“bearing fruit in every good work and increasing in the knowledge of God; being strengthened with all power, according to his glorious might, for all endurance and patience with joy; giving thanks to the Father…” (Colossians 1:9-12)
One thing I love about kids is their strong desire to grow up. I heard about a boy who was asked how old he was. And his response was, “I’m twelve, going on thirteen, soon be fourteen.” There’s a boy who was obviously eager to grow up.
Sueanne and I have a spot in our house where we keep a growth chart of all of our grandchildren. Every time they come for the summer, we have them stand next to the doorframe and we mark how tall they are, and they can see the marks getting higher and higher. They love seeing how much they’ve grown over the course of the past year.
But how do you measure spiritual growth? Can you measure it by how often you go to church or by how many ministries you’re involved in or by how much you give? Those are things that certainly reflect our spiritual growth, but they aren’t at the very heart of it. At the heart of spiritual growth is what Paul mentions here in this prayer – it’s learning how God wants us to live so that as his children, we can please him by living that way. And so, I would encourage you mothers to use Paul’s prayer as a guide for your prayers for your children.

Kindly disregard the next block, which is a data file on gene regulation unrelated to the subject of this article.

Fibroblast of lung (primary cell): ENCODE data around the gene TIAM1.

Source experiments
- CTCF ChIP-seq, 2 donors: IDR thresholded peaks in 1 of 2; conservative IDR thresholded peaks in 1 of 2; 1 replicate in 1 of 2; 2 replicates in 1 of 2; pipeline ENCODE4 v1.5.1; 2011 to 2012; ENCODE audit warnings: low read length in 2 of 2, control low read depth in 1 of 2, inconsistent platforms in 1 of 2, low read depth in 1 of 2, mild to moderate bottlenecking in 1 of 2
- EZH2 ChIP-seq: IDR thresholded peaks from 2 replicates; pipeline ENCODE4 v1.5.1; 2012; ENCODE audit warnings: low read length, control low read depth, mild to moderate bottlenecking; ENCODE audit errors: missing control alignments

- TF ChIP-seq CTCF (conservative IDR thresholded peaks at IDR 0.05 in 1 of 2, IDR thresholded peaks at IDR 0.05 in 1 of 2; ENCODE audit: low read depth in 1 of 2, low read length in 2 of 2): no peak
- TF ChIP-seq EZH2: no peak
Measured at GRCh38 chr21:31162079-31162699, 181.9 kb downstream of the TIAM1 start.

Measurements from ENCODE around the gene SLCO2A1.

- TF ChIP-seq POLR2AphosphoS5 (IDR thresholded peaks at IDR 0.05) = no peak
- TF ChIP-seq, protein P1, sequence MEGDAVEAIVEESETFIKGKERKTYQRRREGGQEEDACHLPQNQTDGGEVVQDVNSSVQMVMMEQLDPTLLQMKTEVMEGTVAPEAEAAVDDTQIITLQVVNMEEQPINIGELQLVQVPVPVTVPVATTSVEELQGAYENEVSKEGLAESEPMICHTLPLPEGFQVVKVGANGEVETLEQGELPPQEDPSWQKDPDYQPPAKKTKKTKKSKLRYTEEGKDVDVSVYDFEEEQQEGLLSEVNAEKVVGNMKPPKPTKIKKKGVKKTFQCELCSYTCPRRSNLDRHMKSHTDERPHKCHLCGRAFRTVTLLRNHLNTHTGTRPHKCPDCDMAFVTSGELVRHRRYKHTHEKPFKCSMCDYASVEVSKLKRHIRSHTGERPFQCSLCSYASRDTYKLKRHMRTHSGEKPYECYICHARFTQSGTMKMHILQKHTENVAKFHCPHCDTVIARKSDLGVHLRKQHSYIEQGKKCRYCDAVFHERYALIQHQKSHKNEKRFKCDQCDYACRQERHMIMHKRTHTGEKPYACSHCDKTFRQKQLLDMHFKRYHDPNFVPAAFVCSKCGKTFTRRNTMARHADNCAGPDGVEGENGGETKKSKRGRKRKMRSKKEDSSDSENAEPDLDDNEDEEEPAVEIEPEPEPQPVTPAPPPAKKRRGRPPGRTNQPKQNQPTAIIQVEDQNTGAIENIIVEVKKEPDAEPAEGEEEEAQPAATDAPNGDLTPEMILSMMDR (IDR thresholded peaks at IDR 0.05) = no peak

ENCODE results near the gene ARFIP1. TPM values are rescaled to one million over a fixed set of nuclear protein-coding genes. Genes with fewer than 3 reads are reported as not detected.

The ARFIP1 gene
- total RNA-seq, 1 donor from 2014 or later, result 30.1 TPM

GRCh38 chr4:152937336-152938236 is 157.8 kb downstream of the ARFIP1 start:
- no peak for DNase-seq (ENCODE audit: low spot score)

1. Pray that your children may be filled with the knowledge of God’s will
Because a knowledge of God’s will is essential for spiritual growth. You can’t please God if you don’t know what God wants. So, spiritual growth begins by learning how God wants us to live.
And so, Paul prayed, “From the day we heard, we have not ceased to pray for you, asking that you may be filled with the knowledge of his will in all spiritual wisdom and understanding…” (Colossians 1:9).
The word “filled” is a key word here. We hear the word “filled” and we get the image in our mind of a cup or a glass that’s been filled to the brim. And so, we think that someone who is filled with knowledge and wisdom is like a scholar who pulls out the books and studies more and more and learns more and more until his mind is just filled to the brim.
But that’s not the way the word “filled” is used in the New Testament. In the New Testament, to be “filled” with something means to be controlled by it. If we’re filled with anger, we’re controlled by our anger. To be “filled with the Spirit” means we’re controlled by the Spirit.